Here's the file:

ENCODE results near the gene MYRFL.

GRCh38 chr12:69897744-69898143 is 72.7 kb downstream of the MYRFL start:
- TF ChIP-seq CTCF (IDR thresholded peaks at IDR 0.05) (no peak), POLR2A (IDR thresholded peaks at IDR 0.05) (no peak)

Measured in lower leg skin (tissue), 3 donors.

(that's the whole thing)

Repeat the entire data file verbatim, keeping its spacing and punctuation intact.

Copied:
ENCODE results near the gene MYRFL.

GRCh38 chr12:69897744-69898143 is 72.7 kb downstream of the MYRFL start:
- TF ChIP-seq CTCF (IDR thresholded peaks at IDR 0.05) (no peak), POLR2A (IDR thresholded peaks at IDR 0.05) (no peak)

Measured in lower leg skin (tissue), 3 donors.